José Correia da Serra

From Thomas Jefferson Encyclopedia

Revision as of 14:29, 25 June 2007 by Bcraig (Talk | contribs)
Artist's rendering based on the life portrait of Abbé José Correia da Serra by Rembrandt Peale, courtesy of the Historical Society of Pennsylvania. Illustration by G. B. McIntosh
Artist's rendering based on the life portrait of Abbé José Correia da Serra by Rembrandt Peale, courtesy of the Historical Society of Pennsylvania. Illustration by G. B. McIntosh

Jose Correia da Serra (1750-1823)[1] was a Portuguese naturalist. Early in 1812, the Portuguese abbé renowned for his universal learning and epigrammatic wit arrived in the United States. José Correia da Serra was a brilliant member of the international brotherhood of scientific philosophers Jefferson so valued. One American admirer called him "the most extraordinary man now living, or who, perhaps ever lived."

Correia was born in Serpa, Portugal, and educated in Italy, where he took holy orders and received a law degree. He established a reputation as a botanist, was an enthusiastic geologist, and helped to found the Academy of Sciences in Lisbon. Forced to leave Portugal in 1795, he settled in London and then Paris, associating with figures like Sir Joseph Banks and the Barons Cuvier and von Humboldt. When Napoleonic France also proved uncongenial, Correia embarked for the United States in 1811.

Bearing letters of introduction from Lafayette, Dupont de Nemours, and von Humboldt, the Portuguese abbé first met Jefferson on a visit to Monticello in the summer of 1813. His host was captivated by the learned foreigner, calling him "the greatest collection, and best digest of science in books, men, and things that I have ever met with; and with these the most amiable and engaging character." A mutual friend reported that Correia "was enchanted with Monticello and delighted with its owner."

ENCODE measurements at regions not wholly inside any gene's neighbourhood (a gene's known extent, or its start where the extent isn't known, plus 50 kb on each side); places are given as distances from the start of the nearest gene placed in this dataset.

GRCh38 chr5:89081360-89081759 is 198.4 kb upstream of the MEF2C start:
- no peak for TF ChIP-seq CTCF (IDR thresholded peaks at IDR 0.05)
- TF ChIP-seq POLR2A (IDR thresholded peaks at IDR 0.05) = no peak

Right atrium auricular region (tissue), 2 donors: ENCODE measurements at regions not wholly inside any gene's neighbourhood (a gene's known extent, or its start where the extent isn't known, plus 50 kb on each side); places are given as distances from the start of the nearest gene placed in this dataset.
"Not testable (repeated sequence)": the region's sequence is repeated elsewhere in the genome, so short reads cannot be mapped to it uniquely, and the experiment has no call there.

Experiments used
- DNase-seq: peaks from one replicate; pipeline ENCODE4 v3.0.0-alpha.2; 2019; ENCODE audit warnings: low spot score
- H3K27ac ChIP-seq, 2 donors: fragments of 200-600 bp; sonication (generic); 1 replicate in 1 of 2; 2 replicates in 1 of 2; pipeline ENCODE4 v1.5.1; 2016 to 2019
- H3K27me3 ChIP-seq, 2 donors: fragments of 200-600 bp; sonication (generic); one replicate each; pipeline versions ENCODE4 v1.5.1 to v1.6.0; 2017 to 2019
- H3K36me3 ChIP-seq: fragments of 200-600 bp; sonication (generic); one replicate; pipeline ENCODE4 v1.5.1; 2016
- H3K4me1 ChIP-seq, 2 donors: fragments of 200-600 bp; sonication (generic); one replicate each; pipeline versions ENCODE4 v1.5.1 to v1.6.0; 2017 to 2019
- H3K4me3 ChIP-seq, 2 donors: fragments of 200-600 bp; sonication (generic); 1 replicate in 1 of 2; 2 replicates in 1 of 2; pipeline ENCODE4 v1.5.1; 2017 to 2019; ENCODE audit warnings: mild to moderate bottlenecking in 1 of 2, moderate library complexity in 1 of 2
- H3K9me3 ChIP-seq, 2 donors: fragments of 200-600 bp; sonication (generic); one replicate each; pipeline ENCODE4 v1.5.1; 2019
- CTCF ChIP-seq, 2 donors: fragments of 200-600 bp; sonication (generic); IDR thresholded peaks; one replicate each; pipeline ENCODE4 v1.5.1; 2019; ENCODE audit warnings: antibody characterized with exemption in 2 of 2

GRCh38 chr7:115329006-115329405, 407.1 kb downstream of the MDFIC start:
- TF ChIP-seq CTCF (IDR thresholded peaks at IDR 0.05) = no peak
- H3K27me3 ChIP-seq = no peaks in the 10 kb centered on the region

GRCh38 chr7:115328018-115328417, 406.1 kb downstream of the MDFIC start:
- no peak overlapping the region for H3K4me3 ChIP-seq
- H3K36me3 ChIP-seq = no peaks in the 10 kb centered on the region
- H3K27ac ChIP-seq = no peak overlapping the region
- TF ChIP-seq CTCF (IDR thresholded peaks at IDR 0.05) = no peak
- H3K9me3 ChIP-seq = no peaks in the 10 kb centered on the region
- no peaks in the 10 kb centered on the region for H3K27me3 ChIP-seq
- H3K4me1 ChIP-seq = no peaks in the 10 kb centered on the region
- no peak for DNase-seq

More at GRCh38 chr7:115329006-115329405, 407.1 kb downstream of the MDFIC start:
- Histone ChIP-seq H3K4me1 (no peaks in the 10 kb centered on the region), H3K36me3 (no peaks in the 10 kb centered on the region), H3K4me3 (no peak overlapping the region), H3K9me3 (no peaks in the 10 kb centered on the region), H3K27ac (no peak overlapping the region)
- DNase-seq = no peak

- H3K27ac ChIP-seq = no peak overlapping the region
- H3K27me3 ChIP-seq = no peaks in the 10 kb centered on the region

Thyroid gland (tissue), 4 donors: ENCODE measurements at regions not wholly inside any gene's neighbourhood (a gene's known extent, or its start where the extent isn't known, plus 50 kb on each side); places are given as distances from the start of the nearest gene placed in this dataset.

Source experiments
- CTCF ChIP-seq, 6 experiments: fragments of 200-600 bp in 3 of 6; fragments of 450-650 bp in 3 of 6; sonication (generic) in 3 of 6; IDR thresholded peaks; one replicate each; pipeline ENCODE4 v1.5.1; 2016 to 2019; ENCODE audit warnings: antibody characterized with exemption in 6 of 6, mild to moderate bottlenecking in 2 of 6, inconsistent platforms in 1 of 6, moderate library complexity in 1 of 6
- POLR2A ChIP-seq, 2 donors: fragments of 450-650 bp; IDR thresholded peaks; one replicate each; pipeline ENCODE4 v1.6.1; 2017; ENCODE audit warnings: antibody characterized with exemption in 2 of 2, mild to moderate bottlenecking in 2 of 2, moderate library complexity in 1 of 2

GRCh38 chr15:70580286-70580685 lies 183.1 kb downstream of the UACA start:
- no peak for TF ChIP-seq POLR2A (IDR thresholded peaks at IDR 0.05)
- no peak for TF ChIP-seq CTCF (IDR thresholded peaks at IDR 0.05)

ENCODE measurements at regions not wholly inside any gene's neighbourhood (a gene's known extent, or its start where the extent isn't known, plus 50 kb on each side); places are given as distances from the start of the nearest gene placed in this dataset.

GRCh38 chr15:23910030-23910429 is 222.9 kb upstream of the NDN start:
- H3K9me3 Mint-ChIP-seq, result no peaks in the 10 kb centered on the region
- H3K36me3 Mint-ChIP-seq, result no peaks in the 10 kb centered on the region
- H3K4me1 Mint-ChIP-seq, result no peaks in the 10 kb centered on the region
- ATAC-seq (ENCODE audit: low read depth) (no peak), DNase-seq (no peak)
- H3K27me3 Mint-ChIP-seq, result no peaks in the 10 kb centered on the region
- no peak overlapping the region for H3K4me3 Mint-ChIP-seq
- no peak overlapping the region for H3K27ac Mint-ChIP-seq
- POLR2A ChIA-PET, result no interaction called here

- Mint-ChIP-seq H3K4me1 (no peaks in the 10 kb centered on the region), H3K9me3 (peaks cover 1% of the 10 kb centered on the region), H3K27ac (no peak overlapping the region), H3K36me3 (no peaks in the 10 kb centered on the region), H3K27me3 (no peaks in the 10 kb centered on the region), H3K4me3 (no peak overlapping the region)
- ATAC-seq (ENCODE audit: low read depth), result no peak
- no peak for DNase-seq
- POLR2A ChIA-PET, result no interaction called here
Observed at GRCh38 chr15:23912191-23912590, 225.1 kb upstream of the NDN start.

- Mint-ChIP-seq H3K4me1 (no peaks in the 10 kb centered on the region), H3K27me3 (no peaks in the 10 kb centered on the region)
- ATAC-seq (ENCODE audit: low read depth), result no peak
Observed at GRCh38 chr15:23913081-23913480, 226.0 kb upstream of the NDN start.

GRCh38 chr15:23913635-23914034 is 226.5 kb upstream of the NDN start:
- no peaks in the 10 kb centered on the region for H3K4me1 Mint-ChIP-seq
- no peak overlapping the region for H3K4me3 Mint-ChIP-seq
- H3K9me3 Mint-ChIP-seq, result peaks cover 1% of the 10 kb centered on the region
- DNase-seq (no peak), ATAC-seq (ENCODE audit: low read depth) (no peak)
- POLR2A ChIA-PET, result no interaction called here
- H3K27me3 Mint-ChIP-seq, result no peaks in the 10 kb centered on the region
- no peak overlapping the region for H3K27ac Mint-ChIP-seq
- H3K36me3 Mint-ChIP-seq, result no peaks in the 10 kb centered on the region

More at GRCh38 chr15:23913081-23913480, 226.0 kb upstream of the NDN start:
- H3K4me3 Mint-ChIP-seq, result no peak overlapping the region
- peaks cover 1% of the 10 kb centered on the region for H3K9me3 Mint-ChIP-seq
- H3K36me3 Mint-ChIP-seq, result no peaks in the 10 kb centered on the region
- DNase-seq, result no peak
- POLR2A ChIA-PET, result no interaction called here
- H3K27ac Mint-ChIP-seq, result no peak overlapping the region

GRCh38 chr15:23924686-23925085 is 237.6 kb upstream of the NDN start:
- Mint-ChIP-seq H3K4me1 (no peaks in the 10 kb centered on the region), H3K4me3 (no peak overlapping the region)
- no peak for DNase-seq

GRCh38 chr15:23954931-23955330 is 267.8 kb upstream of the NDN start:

Correia's combination of learning and amiability caused Jefferson to wish for more of his company. "Come and make [Monticello] your home," he wrote in 1816. In his nine years in America, Correia visited Monticello seven times, making what he always called his annual "pilgrimage." Books and botanical "rambles," often in the company of Thomas Mann Randolph, were his main amusements. Correia's curiosity about American natural history caused him to travel north to the Canadian border, west to Kentucky, and south to Georgia. He left the United States in November 1820.

In 1816 Correia was appointed Portugal's minister plenipotentiary to the United States. Although diplomatic disagreements somewhat soured his last American years, his friendship with Jefferson was unaffected. After his "farewell visit" to Monticello in 1820, Correia wrote a friend that its residents were "the family I am most attached to in all America."

Footnotes

  1. This article is based on Lucia C. Stanton, Monticello Research Report, October 1991.

Further Sources